This seems painfully obvious, but we forget all too often that language is a tool that we use together in order to accomplish tasks and perpetuate culture. When speakers work as a group to designate the same things, language is optimized. So to say that we lack the adequate vocabulary for rigid conceptual differentiation is not to say that we don’t know how things really are. À la Heidegger, we accurately differentiate between chairs, desks, trees, cats, and dogs at a pre-reflective level—in his words, at a pre-ontological level. We naturally do this without making their properties conceptually explicit through language. Dreyfus concurs:

It seems that our everyday coping can’t be understood in terms of symbolic representations… We need to consider the possibility that embodied beings like us take as input energy from the physical universe and process it in such a way as to open them to a world organized in terms of their needs, interests, and bodily capacities without their minds needing to impose a meaning on a meaningless Given[.]

The Given, critiqued by Wilfrid Sellars in his Empiricism and the Philosophy of Mind, is identical to f in Enlightenment foundationalism, especially empirical f. The issue at heart, then, is when we take grasping something conceptually to be equivalent to understanding it existentially or practically. Coping in response to lost foundations encapsulates a holistic approach to knowledge contrary to the impoverished methodology of the Enlightenment.

In my view, the positions given by Plantinga and Dreyfus are capable of harmonization. Dreyfus would probably accuse Plantinga of relying too much upon a conceptual framework. But for Plantinga, warrant is a property that’s correlative with natural psychological processes. Warrant “is produced by properly functioning belief-producing processes or faculties in an appropriate environment according to a design plan successfully aimed at the production of true belief” (2007). If we are, per Dreyfus,  “always already in a world in terms of our bodies and interests and thus permeated by relevance” (2005), then it seems natural to posit warrant as vital when the time comes for actually evaluating beliefs, and that the many degrees and kinds of warrant correlate with the many contexts of embodied relevance. The amount of warrant that any belief possesses is always weighed according to what the relevant epistemic and psychological contexts demand of the belief that’s being evaluated.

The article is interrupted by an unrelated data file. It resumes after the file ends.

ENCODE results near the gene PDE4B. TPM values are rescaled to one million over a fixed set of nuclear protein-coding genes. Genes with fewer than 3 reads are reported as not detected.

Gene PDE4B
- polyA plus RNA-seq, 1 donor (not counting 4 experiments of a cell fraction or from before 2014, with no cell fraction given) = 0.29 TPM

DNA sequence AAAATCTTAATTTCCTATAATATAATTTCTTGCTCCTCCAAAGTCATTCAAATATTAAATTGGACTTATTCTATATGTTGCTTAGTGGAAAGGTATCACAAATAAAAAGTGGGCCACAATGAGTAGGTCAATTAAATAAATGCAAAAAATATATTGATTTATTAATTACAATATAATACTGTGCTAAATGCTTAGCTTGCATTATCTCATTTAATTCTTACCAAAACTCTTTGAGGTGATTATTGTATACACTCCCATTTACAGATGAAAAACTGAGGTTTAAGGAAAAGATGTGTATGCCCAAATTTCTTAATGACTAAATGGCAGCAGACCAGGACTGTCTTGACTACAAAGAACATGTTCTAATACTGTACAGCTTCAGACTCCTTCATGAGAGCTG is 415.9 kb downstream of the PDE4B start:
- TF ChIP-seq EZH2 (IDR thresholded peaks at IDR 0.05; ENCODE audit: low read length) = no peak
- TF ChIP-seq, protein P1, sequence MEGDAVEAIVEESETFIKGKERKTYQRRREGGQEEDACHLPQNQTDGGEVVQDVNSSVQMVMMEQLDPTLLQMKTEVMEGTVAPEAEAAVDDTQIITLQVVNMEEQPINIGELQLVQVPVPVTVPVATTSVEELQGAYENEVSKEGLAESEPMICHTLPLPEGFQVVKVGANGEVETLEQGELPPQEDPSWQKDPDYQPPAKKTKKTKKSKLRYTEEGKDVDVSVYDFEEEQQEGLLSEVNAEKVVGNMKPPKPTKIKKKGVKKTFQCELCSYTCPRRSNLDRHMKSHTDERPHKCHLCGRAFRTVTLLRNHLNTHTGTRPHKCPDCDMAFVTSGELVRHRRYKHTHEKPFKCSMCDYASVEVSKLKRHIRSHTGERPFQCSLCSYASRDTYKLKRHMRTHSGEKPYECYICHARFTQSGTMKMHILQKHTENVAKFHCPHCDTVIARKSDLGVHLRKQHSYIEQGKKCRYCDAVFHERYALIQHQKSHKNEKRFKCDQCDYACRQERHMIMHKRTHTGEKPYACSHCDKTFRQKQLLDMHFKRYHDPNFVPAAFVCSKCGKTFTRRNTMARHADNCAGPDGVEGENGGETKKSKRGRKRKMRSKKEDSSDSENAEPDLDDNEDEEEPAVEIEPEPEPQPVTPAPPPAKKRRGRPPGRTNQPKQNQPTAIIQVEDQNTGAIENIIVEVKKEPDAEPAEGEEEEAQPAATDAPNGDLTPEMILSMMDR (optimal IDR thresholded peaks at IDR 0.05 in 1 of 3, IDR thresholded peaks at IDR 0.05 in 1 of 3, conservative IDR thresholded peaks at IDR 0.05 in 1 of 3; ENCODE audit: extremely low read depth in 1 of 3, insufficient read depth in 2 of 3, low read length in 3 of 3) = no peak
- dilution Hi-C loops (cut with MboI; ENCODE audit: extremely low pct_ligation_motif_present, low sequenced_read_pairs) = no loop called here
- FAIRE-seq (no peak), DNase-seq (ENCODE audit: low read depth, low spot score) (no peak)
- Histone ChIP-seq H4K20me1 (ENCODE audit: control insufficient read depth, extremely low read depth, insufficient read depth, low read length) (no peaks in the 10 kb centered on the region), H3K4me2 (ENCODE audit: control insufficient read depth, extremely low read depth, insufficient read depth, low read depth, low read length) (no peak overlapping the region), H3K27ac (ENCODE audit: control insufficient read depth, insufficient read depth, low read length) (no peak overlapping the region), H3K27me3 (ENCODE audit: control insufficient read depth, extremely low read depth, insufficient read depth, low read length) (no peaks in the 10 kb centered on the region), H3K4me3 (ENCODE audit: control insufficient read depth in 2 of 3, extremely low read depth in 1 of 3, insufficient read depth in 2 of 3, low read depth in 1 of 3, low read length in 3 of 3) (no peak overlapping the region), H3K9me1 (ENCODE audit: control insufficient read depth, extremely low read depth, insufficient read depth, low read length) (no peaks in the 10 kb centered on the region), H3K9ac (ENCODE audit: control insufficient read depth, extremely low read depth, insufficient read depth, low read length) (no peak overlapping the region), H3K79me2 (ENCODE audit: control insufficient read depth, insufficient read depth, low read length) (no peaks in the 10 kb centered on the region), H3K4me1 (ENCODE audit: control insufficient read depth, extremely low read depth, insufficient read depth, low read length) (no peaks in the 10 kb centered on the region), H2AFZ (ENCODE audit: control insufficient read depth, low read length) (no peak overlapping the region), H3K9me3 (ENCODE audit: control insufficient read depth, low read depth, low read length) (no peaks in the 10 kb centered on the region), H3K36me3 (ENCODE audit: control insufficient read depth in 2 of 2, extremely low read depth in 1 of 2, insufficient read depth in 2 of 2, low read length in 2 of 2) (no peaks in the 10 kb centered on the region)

Enlightenment foundationalism was lauded upon the vaults of certainty. Such is what led to its collapse. Instead of falling into a rut of skepticism, it’s high time we concede that certainty is not required for knowledge. “[A]lmost everyone now agrees that knowledge doesn’t require an unshakeable foundation,” according to Dreyfus. This is not to say that we are within our epistemic rights to believe anything willy-nilly. We justify beliefs by weighing them against their relevant truth-giving criteria, as well as our possession of data relevant (or perhaps contrary) to such. Our ability to cope with reality needn’t be an issue; indeed, we become more skillful in our coping when we grant a plurality of foundations for truth. Warrant, rather than certainty, is essential for forming and maintaining beliefs: and healthy coping, as I’ve attempted to show, is exemplified when we commit ourselves to practice.


Jesse James Boyer is a theology graduate from Calvary Chapel Bible College (2015) and is currently a philosophy student at Moorpark College (2016 – present). He is a freelance writer and blogger presently living in California.